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" So much the rather thou, Celestial Light, Shine inward, and the mind through all her Irradiate ; there plant eyes ; all mist from thence Purge and disperse, that I may see and tell Of things invisible to mortal sight. powers "
Paradise Lost: A Poem in Twelve Books - Page 3-15
by John Milton - 1903 - 372 pages
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Paradise Lost: With Notes, Selected from Newton and Others, to ..., Volumes 1-2

John Milton, Samuel Johnson - 1796 - 608 pages
...out. 50 So much the rather thou celestial Light, Shine in ward, and the mind through all herpow'rs Irradiate, there plant eyes; all mist from thence...see and tell Of things invisible to mortal sight. 55 Now had th'Almighty Father from above, From the pure empyrean where he sits High thron'd above all...
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Paradise lost, a poem. Pr. from the text of Tonson's correct ed. of 1711

John Milton - 1801 - 394 pages
...out. 50 So much the rather thou, celestial Light, Shine inward, and the mind through all her powers Irradiate, there plant eyes, all mist from thence...see and tell Of things invisible to mortal sight. 55 Now had th' almighty Father from above, From the pure empyrean where he sits High thron'd above...
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The worthies of Westmorland: or, notable persons born in that ..., Volume 2

George Atkinson (serjeant-at-law.) - 1801 - 372 pages
...ras'd, And wisdom at one entrance quite shut out. Shine inward, and the mind through all her powers Irradiate; there plant eyes, all mist from thence...see and tell Of things invisible to mortal sight." How befitting would this devout prayer have been on the lips of the blind philosopher, John Gough !...
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The Monthly Anthology, and Boston Review, Volume 5

David Phineas Adams, William Emerson, Samuel Cooper Thacher - 1808
...shut out. So much the rather thou, celcstl licht, Shine Inward, and the mind thro* all her pewers Irradiate, there plant eyes, all mist from thence Purge and disperse, that I may see and tell O tilings Invisible to mortal sieht." -" Thus with the year MILTON. It gives us pleasure to add,...
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The Anonymous, Volume 2

English essays - 1810
...Lost. " So much the rather thou, celestial Light, sltinr inward, and the mind through all her powers, Irradiate: there plant eyes: all mist from thence...see and tell' Of things invisible to mortal sight." . The same divine Poet, from whom I have just cited, calls Angels " celestial Ardours;"f " Sons" and...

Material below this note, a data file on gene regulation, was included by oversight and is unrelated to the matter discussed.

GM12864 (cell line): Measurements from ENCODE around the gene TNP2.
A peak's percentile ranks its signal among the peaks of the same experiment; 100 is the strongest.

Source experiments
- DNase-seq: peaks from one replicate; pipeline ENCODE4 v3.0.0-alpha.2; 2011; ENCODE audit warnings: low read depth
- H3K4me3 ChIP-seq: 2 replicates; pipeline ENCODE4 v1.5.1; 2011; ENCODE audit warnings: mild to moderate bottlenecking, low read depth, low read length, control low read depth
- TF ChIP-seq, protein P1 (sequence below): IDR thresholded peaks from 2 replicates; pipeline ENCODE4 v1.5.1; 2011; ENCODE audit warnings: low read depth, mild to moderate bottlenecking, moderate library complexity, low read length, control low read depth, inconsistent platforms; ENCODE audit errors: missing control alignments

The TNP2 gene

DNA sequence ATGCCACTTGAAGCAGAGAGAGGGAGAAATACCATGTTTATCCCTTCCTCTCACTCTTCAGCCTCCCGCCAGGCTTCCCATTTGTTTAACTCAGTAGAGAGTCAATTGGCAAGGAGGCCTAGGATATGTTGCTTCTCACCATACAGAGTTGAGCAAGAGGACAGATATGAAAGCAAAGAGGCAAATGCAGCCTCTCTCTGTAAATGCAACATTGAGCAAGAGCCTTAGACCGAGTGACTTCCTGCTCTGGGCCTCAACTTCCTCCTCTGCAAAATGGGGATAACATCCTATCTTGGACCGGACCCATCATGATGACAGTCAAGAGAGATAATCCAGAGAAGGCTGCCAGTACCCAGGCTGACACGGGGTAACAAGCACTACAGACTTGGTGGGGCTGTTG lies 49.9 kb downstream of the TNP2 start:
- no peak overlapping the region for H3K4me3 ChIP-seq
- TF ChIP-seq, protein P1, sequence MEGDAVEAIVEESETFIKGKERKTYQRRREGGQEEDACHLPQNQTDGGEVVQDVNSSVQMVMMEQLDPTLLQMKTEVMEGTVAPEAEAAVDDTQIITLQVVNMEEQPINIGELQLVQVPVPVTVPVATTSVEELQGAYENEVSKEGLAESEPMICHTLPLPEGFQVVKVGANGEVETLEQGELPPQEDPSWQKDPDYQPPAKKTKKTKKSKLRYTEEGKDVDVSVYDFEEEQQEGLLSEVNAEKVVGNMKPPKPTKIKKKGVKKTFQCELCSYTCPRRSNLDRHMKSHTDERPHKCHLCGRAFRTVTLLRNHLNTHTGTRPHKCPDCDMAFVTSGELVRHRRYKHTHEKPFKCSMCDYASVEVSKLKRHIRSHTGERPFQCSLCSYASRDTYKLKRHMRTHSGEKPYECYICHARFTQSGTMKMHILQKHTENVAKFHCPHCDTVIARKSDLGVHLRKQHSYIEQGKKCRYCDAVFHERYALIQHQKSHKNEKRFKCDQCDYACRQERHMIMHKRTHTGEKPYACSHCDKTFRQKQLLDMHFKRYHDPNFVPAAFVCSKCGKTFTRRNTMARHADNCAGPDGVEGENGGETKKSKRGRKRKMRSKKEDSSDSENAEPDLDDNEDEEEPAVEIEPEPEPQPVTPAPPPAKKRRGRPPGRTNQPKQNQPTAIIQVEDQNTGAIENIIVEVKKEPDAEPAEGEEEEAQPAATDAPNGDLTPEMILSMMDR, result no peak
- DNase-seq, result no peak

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Paradise Lost, and the Fragment of a Commentary upon it by William Cowper

William Hayley - Poets, English - 1810
...universal blank Of nature's works to me expung'd and ras'd^ And wisdom at one entrance quite shut out. So much the rather thou, celestial Light, Shine inward, and the mind through all her powers Irradiate ; there plant eyes, all mist from thence Purge and disperse, that I may see and tell...
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The Works of the English Poets, from Chaucer to Cowper: Including ..., Volume 7

Alexander Chalmers - English poetry - 1810
...universal blank Of Nature's works to me expung'd and ras'd, And wisdom at one entrance quite shut ont. So much the rather thou, celestial Light, Shine inward, and the mind through all her powers Irradiate ; there plant eyes, all mist from thence Purge and disperse, that I may sec and tell...
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Letters of Anna Seward: Written Between the Years 1784 and 1807, Volume 2

Anna Seward - Authors, English - 1811 - 430 pages
...faded in our eyes.—. the morning rays of hope illumine it no longer. Then do we say to ourselves, “So much the rather, thou celestial light, Shine inward, and the mind thro' all her powerS Irradiate!” Miss Matbias is very good to love me so jnr tially; and it is...
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Letters of Anna Seward: Written Between the Years 1784 and 1807, Volume 2

Anna Seward - Authors, English - 1811 - 430 pages
...faded in our eyes— the morning rays of hope illumine it no longer; Then do we say to ourselves. " So much the rather, thou celestial light, Shine inward, and the mind thro' all her powers Irradiate 1" Miss Matliias is very good to love me so partially ; and it is like...
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Letters ... written between the years 1784 and 1807 [ed. by A. Constable].

Anna Seward - 1811 - 420 pages
...faded in our eyes— the morning rays of hope illumine it no longer: Then do we say to ourselves, " So much the rather, thou celestial light, Shine inward, and the mind thro' all her powers Irradiate!" 1 Miss Mathias is very good to love me so partially ; and it is like...
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